Commentary: Why The Nba Can't Find The Hoop

You know a sport is in trouble when its biggest news on game night is the absence at courtside of a team's general manager. But then, you could see Michael Jordan as just another no-show. After dominating the National Basketball Assn. for 13 years and collecting five championship rings, the new part-owner of the Washington Wizards knows a losing streak when he sees one. And we're not just talking about the pathetic Wizards, whose 25-46 record puts it 25th in the 29-team NBA.

No, it's the NBA itself that looks like a basket case. Two years after Jordan put away his Nikes, TV ratings have plummeted--NBC's are off 16% this year--merchandise sales are crashing, and attendance is listless. Worse, the sport is losing its casual fans to golf, of all things, which has its own media-genic superstar in Tiger Woods. On Mar. 19, in fact, more folks were glued to their sets watching Woods win something called the Bay Hill Invitational than watched a nationally televised game between the red-hot Los Angeles Lakers and the New York Knicks.

For months, those connected with the NBA have preached patience. The league was recovering from Jordan's retirement, they said, along with a lockout of players that shortened last year's season. Attention tends to pick up around playoff time in April. And there is a changing of the guard, with stars such as Charles Barkley and Patrick Ewing retiring or playing less. Says NBA Commissioner David Stern: "We have an enormous number of young stars. There is a period of adjustment."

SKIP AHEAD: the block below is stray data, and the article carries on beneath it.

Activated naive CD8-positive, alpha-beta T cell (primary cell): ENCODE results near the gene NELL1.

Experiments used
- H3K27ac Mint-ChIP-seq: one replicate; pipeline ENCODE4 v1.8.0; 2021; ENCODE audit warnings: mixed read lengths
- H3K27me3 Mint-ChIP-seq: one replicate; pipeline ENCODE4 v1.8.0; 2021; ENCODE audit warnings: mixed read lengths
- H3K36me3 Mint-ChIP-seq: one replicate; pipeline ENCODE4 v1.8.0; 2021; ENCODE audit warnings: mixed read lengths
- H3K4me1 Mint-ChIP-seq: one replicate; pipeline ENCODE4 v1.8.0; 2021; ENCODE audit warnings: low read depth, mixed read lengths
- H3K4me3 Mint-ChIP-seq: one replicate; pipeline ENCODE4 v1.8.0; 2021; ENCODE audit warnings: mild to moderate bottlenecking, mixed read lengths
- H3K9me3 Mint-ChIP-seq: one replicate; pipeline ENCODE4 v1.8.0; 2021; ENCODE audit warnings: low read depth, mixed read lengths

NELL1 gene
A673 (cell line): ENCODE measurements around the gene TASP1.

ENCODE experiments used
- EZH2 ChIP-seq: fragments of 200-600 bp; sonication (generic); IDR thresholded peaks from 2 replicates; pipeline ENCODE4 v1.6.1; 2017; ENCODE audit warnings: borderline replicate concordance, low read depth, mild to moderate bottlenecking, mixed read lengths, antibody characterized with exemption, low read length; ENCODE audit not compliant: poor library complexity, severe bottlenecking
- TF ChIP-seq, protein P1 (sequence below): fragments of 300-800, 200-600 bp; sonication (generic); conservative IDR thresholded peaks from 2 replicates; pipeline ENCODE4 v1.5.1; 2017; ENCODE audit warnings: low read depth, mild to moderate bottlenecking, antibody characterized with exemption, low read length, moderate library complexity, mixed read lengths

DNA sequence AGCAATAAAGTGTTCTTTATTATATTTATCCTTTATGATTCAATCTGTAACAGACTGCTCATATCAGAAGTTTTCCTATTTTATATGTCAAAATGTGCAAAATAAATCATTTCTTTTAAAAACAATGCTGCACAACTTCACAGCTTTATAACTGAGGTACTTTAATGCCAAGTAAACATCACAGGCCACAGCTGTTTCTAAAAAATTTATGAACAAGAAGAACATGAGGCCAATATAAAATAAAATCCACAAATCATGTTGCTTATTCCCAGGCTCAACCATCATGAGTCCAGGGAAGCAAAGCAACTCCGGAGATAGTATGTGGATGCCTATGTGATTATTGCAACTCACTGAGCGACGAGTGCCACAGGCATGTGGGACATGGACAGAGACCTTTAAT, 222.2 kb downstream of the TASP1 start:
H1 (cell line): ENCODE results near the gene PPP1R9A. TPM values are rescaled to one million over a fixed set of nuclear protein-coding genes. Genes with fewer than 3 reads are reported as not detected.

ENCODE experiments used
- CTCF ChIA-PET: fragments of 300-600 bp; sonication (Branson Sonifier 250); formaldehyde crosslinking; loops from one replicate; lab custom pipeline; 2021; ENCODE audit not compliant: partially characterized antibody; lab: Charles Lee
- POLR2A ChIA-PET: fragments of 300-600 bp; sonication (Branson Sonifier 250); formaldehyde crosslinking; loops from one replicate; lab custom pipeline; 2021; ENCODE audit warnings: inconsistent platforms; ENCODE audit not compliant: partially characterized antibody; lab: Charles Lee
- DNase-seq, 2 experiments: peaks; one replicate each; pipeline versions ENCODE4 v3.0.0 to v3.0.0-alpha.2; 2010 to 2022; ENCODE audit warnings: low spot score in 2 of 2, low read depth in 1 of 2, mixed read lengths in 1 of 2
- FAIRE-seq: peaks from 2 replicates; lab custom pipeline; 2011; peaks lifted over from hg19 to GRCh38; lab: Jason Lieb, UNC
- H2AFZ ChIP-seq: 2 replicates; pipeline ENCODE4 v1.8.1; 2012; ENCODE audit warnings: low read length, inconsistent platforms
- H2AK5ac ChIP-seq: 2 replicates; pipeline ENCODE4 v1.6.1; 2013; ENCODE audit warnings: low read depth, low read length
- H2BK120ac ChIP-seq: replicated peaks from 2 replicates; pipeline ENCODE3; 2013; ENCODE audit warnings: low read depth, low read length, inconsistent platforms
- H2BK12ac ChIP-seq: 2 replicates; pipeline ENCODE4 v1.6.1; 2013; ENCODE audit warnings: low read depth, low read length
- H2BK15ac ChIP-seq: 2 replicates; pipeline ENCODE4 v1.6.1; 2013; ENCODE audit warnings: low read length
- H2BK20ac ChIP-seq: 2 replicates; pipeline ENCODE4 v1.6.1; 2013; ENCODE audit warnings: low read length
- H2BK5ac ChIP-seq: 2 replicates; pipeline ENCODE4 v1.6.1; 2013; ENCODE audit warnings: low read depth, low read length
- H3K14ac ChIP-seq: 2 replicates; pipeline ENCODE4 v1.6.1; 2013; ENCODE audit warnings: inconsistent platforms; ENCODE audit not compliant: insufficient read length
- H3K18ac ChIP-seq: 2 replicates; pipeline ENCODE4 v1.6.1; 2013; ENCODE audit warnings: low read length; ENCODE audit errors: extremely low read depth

The problem for Stern and his megabillion-dollar enterprise is that the league may face a particularly long and difficult adjustment. Unlike the mid-1980s, when Stern shrewdly refocused on superstars and marketed the game like a sexy sports car, the NBA plays in an ever more crowded market. Every dollar now spent on t-shirts featuring race-car driver Jeff Gordon or wrestling's Stone Cold Steve Austin is a dollar that might have been the NBA's.

BAD BOYS. The NBA, it seems, no longer knows how to lure fans. Expansion has flooded the league with marginal players and has wreaked havoc with regional rivalries. Who wants to see bad-boy players like the Knicks's Latrell Sprewell scowl their way through ball-hogging displays? Stars like Vince Carter are marooned in places like Toronto with middle-rung teams. Says Rick Burton, director of the Warsaw Sports Marketing Center at the University of Oregon: "The product got diluted. but ticket prices keep going up."

But the NBA can rely on Stern, a sports-marketing genius. Supporters say Stern, who took a lot of heat during the lockout, may be a winner down the road. That's because he won limits on players' salaries, which should help keep prices down and could reduce the likelihood of players jumping from team to team. He also has flooded the airwaves with games, which could give stars like Carter an audience. And in his quest to spread awareness of the brand, Stern has opened an NBA store in New York, a 24-hour NBA cable channel, an NBA restaurant in Orlando, and has games beamed everywhere from Afghanistan to Zimbabwe.

"The owners have the utmost trust in David Stern," says Sacramento Kings owner Joe Maloof. "Yeah, we have some problems, but he's worked through them before, and we think he can do it again." With a year-old investment of $260 million in his team, Maloof certainly hopes so, and Kings attendance is up a bit. But Phoenix Suns owner Jerry Colangelo reports that no-shows have doubled this year. And in Detroit, sports radio host Steve Courtney says apathy about the Pistons is so widespread that when the team fired coach Alvin Gentry, he couldn't get listeners to discuss it much.

That means Stern and his marketing machine have lots to do. Getting Carter out of Toronto would help. So might the elimination of such perennial losers as the Los Angeles Clippers. And a playoff series featuring big-market teams like the Lakers and Knicks sure wouldn't hurt. But short of Air Jordan's unexpected return to playing, the odds of the NBA recovering its lost allure anytime soon are remote at best.

Onetime Washington Wizards fan Grover hasn't bought an NBA ticket in four years.